With the summer upon us, we are urging pet owners to beware the threat of adders after treating a dog which had been bitten by one of the snakes while out for a walk with his owner.
Adders, which are the UK’s only native poisonous snake, hibernate over the winter and emerge during the spring, putting dogs at increased risk during the summer months when the weather is generally warmer.
Kevin Wood, clinical director at Cherrydown, said: “This is the first adder bite case we have treated at our Basildon practice this year.
“Adders generally hibernate from October to April, waking up when the weather warms up and they can bask in the sun. Unfortunately, our patient unintentionally stumbled upon an adder while out for a walk and was bitten on one of his front legs.
“Adders only tend to bite in self-defence, for instance when they are stepped on accidentally or disturbed by an inquisitive dog, but when they do, bites can be dangerous as they can induce lameness, vomiting and changes to the heart beat, blood pressure and breathing rate.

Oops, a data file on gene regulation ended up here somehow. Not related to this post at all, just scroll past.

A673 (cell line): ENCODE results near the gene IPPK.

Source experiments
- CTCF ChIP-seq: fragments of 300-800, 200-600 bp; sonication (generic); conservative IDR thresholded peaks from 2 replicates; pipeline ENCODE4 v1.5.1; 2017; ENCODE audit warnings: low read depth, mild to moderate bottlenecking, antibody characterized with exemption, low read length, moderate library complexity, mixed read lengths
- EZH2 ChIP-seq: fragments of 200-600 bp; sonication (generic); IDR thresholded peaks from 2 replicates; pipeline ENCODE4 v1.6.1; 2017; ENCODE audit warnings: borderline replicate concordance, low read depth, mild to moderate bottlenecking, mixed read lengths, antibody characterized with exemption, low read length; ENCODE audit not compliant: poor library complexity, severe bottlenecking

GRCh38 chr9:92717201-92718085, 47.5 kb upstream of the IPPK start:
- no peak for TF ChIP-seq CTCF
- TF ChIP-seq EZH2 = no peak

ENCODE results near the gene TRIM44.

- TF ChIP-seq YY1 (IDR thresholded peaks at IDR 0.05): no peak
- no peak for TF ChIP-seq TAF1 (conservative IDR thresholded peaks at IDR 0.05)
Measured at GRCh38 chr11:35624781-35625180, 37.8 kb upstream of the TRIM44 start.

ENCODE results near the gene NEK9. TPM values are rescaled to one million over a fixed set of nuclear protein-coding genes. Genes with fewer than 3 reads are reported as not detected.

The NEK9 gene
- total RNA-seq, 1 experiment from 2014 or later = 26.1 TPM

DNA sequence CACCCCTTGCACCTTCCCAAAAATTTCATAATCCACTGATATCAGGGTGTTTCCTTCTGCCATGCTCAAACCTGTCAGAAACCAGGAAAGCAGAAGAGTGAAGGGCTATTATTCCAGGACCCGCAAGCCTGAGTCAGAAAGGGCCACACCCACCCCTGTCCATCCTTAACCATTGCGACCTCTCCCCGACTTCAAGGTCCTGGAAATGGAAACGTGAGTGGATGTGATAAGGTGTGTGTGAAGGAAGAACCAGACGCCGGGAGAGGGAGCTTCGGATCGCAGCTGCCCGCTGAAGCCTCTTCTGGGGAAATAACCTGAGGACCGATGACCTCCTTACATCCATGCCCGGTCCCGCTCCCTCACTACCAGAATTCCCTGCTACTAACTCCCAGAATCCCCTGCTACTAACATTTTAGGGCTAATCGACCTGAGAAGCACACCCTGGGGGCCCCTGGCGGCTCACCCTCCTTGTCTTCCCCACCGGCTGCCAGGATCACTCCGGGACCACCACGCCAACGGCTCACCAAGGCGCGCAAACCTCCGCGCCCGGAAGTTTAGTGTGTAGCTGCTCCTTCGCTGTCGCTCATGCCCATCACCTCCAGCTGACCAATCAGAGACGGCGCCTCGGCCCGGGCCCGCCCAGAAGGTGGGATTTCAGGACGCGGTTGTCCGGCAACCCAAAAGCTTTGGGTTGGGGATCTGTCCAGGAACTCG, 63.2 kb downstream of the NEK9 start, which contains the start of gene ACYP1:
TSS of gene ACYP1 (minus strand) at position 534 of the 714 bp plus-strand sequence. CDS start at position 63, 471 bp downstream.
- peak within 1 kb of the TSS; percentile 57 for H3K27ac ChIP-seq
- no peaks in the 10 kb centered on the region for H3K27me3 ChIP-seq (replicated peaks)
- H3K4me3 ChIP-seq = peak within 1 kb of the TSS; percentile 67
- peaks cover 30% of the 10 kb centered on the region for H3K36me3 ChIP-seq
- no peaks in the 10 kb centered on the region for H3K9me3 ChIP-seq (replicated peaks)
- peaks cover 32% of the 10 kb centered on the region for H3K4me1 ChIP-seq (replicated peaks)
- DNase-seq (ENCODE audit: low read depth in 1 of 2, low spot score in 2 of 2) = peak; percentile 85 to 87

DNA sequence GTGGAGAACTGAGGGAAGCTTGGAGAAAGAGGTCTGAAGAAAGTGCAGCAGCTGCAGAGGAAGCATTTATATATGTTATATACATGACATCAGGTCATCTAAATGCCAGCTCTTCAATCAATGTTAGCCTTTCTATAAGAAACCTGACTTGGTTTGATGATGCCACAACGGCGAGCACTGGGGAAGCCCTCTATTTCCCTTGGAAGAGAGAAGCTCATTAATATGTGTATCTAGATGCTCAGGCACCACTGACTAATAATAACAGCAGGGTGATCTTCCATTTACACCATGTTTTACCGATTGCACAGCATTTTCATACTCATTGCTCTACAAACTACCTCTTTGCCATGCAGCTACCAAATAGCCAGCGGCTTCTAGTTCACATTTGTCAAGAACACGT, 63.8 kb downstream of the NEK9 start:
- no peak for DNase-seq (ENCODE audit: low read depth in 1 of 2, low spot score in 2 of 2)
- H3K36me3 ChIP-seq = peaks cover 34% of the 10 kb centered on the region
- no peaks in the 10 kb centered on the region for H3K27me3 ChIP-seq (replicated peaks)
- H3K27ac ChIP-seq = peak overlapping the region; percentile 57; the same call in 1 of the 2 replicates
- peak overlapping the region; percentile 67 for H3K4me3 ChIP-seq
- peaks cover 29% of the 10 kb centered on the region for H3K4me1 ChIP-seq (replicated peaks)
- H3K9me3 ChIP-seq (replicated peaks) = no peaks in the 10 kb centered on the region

“Visually, bites typically result in swelling which is dark in colour and which can quickly become severe. If your dog has been bitten by an adder you should seek veterinary attention as soon as possible. We treated the dog for shock and swelling, as well as administering anti-venom.”
Statistics show most adder bite cases survive, with one study suggesting fewer than one in 20 treated dogs died as a result of a bite.
Advice on adders:
- Your dog is most at risk of being bitten by an adder when the snakes are basking in the sun
- Dogs are most frequently bitten in the early afternoon when adders are most active after the midday heat
- If you see an adder in your garden, or when out for a walk, it is advisable to leave it alone. The adder is a protected species and it is illegal to harm or kill them
- If your dog is bitten by an adder, seek veterinary attention as soon as possible – using a tourniquet may cause infection or restrict circulation, causing further complications